8. J. Blomqvist, L. Ahjopalo, B. Mannfors and L.-O. Pietilä, Ab initio, DFT and RIS Metropolis Monte Carlo studies of aliphatic polyesters I: The pcff force field as basis for RMMC studies, submitted for publication

9. J. Blomqvist, L. Ahjopalo, B. Mannfors and L.-O. Pietilä, Ab initio, DFT and RIS Metropolis Monte Carlo studies of aliphatic polyesters II: Conformational properties of polyglycolic and poly-L-lactic acids, manuscript in preparation

10. V. Korpelainen, L. Ahjopalo, B. Mannfors and L.-O. Pietilä, Ab initio, DFT and RIS Metropolis Monte Carlo studies of aliphatic polyesters III: Tartaric ester units in the chain, manuscript in preparation


Tom Sundius

In collaboration with Igor Ignatyev (Russian Academy of Sciences, St. Petersburg) a series of silylium cations has been theoretically investigated. A paper dealing with the isomers of SiC2H7 and their interconversion has already been published [1]. In the present work [2], equilibrium geometries of the nine low-energy isomers and the transition states for their interconversion in the SiC3H9 system have been optimized at the SCF and B3LYP levels of theory.

1. I. S. Ignatyev and T. Sundius: Potential energy surface of the dimethylsilylium cation and mecha-nism of the isomer interconversion, Organometallics 15 (1996) 5674-5677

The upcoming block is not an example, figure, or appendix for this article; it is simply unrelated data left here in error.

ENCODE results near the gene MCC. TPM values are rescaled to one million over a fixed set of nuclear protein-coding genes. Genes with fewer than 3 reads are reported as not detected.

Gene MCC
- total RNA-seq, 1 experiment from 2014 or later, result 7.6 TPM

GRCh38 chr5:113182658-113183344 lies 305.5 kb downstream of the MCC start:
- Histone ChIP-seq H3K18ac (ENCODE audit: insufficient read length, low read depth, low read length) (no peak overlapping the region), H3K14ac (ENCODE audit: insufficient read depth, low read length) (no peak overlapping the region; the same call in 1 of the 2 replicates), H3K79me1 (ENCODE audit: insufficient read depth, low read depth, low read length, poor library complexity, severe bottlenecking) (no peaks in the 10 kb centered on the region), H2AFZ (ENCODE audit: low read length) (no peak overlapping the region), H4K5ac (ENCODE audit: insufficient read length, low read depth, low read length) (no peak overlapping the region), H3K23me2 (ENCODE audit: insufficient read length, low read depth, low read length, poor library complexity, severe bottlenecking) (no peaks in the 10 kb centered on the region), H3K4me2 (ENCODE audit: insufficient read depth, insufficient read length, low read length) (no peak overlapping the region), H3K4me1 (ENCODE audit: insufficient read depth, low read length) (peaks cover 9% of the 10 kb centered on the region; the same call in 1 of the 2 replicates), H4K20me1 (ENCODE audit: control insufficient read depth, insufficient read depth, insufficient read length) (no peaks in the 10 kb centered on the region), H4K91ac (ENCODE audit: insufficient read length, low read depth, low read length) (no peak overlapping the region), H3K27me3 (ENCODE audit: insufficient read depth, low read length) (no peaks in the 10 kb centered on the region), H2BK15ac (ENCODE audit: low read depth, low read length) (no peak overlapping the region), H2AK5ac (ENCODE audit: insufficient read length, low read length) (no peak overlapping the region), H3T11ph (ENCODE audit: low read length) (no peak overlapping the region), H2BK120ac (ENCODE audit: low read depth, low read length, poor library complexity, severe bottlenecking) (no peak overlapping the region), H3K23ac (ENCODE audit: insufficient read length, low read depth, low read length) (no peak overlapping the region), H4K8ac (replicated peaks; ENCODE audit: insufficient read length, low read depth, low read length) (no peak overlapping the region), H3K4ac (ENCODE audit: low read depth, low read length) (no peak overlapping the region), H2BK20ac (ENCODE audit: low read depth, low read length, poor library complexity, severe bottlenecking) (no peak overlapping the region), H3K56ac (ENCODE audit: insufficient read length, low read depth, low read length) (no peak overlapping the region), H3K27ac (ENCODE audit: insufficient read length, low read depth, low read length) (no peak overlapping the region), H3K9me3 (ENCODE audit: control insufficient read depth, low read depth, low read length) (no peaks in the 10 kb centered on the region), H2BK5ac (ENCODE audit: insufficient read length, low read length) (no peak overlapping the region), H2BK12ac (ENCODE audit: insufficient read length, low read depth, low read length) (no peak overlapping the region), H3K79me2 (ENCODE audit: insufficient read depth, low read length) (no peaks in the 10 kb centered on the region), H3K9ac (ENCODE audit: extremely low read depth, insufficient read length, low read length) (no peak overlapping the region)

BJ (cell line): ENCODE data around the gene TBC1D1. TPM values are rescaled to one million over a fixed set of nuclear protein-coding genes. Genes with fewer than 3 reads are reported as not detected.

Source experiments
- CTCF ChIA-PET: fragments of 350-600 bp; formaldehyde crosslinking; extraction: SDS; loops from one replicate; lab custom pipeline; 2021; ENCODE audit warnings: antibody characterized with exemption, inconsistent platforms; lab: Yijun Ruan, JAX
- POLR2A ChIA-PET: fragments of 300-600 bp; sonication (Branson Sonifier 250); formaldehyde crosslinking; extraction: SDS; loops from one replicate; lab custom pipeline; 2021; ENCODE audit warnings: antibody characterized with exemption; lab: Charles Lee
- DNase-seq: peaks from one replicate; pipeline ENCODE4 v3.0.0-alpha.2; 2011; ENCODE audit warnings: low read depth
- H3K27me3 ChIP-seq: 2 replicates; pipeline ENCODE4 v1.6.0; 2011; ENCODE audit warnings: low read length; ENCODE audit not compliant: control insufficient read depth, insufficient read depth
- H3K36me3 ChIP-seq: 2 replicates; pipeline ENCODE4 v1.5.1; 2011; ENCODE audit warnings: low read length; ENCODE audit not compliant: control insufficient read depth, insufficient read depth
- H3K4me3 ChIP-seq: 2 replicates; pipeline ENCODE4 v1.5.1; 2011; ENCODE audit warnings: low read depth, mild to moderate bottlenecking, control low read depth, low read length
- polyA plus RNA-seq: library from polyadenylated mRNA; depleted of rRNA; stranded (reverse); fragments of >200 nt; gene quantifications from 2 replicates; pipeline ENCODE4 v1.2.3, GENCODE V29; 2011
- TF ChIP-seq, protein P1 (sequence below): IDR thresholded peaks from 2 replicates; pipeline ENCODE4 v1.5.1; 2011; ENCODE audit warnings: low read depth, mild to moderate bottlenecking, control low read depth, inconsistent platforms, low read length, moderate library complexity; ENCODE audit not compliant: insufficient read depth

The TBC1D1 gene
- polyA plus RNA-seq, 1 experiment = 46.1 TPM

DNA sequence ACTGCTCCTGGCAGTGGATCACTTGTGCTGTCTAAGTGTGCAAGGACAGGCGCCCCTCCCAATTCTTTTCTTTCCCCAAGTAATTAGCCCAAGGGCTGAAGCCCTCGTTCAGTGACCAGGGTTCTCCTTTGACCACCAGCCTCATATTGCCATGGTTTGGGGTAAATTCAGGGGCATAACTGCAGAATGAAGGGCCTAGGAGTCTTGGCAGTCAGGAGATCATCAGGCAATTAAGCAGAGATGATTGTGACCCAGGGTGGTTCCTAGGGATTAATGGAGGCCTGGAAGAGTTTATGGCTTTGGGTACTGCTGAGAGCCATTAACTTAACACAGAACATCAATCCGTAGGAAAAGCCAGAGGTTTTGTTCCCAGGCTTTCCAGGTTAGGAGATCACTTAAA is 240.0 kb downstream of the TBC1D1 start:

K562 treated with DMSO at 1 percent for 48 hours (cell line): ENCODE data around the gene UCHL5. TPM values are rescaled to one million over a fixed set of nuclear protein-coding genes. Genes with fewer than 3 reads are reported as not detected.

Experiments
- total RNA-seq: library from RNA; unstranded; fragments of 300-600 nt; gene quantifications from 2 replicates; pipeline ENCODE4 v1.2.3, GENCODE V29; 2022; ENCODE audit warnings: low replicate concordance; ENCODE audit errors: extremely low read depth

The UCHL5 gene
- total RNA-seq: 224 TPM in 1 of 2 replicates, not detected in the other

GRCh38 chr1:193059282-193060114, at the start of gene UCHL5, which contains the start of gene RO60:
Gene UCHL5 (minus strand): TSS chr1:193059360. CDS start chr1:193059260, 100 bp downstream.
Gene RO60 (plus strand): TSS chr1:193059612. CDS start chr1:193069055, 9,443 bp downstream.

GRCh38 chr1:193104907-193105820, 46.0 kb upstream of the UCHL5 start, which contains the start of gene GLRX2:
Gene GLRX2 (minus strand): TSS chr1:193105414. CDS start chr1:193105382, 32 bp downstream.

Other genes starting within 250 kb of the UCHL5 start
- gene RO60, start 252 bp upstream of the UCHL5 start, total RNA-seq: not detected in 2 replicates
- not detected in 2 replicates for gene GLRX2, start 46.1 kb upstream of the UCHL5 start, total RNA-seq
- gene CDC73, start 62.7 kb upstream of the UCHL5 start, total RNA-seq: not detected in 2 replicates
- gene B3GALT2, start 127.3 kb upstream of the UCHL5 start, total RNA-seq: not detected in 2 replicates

2. I. S. Ignatyev and T. Sundius: Mechanism of rearrangement and the alkene addition/elimination reactions of SiC3H9+, submitted to Organometallics


Tom Sundius

In collaboration with Dr. Gábor Kerestury (Hungarian Academy of Sciences, Budapest) scaled force constants, based on DFT calculations on phenol and its deuterated derivatives, have been calculated. The force field was used to calculate transition moment vectors and IR intensities, which have been compared with experiment. A paper describing the results has been submitted [1].

1. G. Keresztury, F. Billes, M. Kubinyi and T. Sundius: A density functional, infrared linear dichroism and normal coordinates study of phenol and its deuterated derivatives: Revised interpretation of the vibrational spectra, submitted to J. Phys. Chem. A.


Sisko Maria Eskola, Olli-Pekka Sievänen, Kari O. Eskola and Folke Stenman

The investigations of complexes of iodine with benzene and its derivatives have been continued with more accurate measurements in order to furnish material for developing the three-state model [1] of complex formation.

1. S. M. Eskola and F. Stenman: A three - state model for the kinetics of binary complex formation incorporating the transition state, manuscript in preparation


Olli-Pekka Sievänen, Sisko Maria Eskola, Kari O. Eskola and Folke Stenman

A method for determining small spectral shifts using the shift theorem of the discrete Fourier trans-form has been finalized and published [1]. It has been applied to the problem of resolving the iso-tope structure of the Raman spectrum of CCl4, of which extensive series of measurements of the spectrum has been performed in our laboratory [2].

The method developed for resolution enhancement of molecular spectra using linear prediction [3] has been applied further to the low-temperature Raman spectrum of powdered naphthalene [4-6].